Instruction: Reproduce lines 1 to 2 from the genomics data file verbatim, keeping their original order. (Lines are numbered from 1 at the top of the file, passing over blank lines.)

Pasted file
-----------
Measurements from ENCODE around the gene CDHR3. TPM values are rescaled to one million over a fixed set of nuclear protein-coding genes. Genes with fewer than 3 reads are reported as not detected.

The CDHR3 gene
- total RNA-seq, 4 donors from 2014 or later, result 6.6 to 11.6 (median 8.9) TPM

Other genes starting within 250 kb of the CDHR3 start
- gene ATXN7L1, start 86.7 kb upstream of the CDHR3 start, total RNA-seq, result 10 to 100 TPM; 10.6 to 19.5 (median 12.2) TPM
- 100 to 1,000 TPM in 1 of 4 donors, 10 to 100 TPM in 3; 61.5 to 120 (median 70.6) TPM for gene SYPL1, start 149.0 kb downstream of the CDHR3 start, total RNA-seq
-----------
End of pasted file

Measurements from ENCODE around the gene CDHR3. TPM values are rescaled to one million over a fixed set of nuclear protein-coding genes. Genes with fewer than 3 reads are reported as not detected.

The CDHR3 gene